It was half-a-lifetime coming, but I was blessed with another richer, fuller opportunity. As the hospital door shut, every other portal opened wide with arms extended. If you are powerless to cope with your own personal fears, whatever they may be don't give up before the miracle happens there is hope for everyone. You are not alone.
View thousands of the most famous and historic pictures ever taken at the grand opening of GreatestPictures.com. Presidents of the United States, Early Flight, Baseball, Football, Boxing, Golf Legends, Car Racing, and so much more. From the 1st 50 years of the Miss America Pageant to Disasters and Achievements from the last 100 years captured on film.
Andy King of Webreference.com interviews Dave Winer, founder of UserLand Software, about his newest creation, Radio UserLand. Thirteen years in the making, Radio UserLand puts an industrial strength Web server on your desktop. Designed to be extended by developers, Radio will also appeal to the masses with its news aggregator and weblog features.
Time saving tip of the day: Don't try to buy $2.51 worth of lunch with only 68 cents in your pocket. Stop at the money printing machine BEFORE lunch.
Internet Law, Section 102-c: Asking for email guarantees a quintupling of spam the next day.
You're getting old when: No matter how slow you are driving down the neighborhood street even 3mph the basketball will always bounce two feet in front of your car followed immmediately by the kid hiding in the bushes laughing all the way at the expression of panic on your face.
Pet peeves department: In order to get Lynn to squeeze the toothpaste from the bottom, I had to promise to close the kitchen drawers. She's becoming a tough negotiator.
And here's a link: just for yucks.
My inbox is actually empty for the first time in ages. Better send me something quick before I begin to panic. This doesn't happen very often, so get with it.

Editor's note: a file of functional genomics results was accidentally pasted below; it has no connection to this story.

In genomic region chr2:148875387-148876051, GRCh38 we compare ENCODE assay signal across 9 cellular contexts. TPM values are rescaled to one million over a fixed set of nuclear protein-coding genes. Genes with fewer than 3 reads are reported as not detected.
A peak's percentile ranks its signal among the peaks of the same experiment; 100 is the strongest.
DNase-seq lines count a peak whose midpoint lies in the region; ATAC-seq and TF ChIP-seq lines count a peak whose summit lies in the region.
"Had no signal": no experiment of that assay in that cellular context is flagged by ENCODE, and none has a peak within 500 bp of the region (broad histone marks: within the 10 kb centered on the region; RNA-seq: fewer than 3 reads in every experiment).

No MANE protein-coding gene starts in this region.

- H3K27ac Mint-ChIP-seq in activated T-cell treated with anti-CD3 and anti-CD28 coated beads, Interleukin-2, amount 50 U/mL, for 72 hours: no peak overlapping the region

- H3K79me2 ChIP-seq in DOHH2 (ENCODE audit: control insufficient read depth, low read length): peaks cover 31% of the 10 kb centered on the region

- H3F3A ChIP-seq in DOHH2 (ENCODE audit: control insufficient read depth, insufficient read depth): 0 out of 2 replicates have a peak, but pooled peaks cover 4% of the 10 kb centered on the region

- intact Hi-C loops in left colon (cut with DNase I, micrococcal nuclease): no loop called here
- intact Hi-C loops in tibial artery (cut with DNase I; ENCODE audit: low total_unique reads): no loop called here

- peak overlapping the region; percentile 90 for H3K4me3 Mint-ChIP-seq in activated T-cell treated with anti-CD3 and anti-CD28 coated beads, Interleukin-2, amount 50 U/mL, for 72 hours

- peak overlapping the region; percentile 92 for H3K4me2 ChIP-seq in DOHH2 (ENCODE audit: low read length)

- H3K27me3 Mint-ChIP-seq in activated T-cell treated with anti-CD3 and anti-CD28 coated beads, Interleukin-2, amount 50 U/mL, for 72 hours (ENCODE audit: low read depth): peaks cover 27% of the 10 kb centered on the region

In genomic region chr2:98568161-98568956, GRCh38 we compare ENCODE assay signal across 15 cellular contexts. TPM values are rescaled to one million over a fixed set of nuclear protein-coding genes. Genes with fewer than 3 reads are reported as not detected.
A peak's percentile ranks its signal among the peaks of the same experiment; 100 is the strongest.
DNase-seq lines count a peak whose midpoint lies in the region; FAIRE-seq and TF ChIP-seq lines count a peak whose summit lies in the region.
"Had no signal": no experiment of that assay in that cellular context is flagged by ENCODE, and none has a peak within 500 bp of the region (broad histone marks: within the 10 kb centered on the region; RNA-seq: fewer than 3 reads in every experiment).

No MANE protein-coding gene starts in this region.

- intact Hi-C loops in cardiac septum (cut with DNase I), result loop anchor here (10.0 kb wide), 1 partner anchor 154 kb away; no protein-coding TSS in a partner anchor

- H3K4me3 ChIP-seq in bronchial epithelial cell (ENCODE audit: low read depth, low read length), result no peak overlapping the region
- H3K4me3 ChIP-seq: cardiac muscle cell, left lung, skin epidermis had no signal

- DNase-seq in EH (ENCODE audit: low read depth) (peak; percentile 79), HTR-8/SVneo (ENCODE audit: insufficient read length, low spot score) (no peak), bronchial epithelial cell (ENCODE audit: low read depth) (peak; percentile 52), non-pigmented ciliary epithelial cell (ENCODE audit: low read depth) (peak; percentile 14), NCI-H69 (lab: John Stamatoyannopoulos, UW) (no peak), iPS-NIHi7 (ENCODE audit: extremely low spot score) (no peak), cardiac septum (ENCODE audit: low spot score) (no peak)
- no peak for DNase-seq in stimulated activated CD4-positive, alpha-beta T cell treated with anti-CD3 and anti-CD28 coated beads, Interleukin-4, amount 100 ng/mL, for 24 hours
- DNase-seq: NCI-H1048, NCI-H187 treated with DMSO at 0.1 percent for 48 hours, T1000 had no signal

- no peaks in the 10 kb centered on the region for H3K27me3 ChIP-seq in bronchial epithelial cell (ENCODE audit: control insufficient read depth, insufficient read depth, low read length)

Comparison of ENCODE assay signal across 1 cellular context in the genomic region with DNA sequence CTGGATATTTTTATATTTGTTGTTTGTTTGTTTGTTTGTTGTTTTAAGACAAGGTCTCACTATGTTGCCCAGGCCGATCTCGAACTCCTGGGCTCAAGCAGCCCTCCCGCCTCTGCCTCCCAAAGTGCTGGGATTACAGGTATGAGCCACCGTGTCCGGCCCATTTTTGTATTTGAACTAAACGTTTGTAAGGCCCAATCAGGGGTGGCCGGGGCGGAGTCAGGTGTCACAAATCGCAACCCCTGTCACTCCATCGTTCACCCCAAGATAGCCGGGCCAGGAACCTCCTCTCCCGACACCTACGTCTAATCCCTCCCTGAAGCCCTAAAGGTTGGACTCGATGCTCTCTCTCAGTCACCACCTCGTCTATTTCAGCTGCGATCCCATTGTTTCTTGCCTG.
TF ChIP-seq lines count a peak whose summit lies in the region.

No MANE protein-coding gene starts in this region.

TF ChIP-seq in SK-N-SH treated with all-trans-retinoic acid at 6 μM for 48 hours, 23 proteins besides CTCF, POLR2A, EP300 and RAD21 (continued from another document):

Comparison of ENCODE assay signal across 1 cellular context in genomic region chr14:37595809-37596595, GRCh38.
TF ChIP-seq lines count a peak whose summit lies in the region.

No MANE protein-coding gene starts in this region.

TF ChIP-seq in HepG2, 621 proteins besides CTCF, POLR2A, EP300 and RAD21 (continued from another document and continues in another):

Happy Birthday Meg.
Sunday means Bluzz of the Week. Through this feature, I'm searching for the brightest, funniest, most controversial or otherwise intriguing comments from the previous week's forums, journals and blogs. I am very late to the Kaycee Nicole story, but I've been trying to review her experiences a little each day. Many are the friends who have urged Kaycee's recovery since the beginning through their kindness, generosity and support. If you find a true treasure you'd like to nominate for future Bluzz of the Week, even if you wrote it yourself, please let me know.
Kaycee Nicole is 19. She has leukemia. Following a seven month hospitalization and a bone marrow transplant, her cancer is in remission. She kept an online journal throughout the ordeal titled Living Colours. Last week she was discharged from the hospital and had the opportunity to feel the sun on her face for the first time since summer. The day before her release, Kaycee pondered her journey, and her future, calling it Coming Out of the Dark. The weblogging community rejoiced. Somewhere in Kansas a very brave young lady is doing the happy dance.
"I stood by the window this morning. My little piece of sunlight inched its way into the room. Just a sliver of promise touching my cheek. I stood there but didn't feel alone. It was like a million smiles were shining on me, and I wasn't afraid. I wasn't ever alone..."
"Through the gleaming whiteness I peered into the crystal pathways of time, and the journey that brought me to this place. I didn't try to stop the tears that slowly made their way out of the corners of my eyes. They held so many stories of trials, triumph, happiness, frustration, agony, elation, fear, sadness, and most of all... love..."
"I know what a miracle is. I know love carried me all the way. As I look out into the morning light I know how totally blessed I've been. I shouldn't be here, gazing at the awesomeness of it. But I am because love carried me on its wings to this moment..."
"Pretty soon I get the chance to walk out the doors that closed behind me all those months ago. Locked in a world where the future looked grim and gray. No type of guarantees. Just a hope. Just a dream to push me into the unknown..."
"It will be tougher than you think to leave here. So many wonderful people who have laughed and cried with me. Encouraged me, pushed me over the mountain, and celebrated each small step. They have come out of the darkness with me. We see the light together. I see the sliver of light and it's shining on me." Kaycee Nicole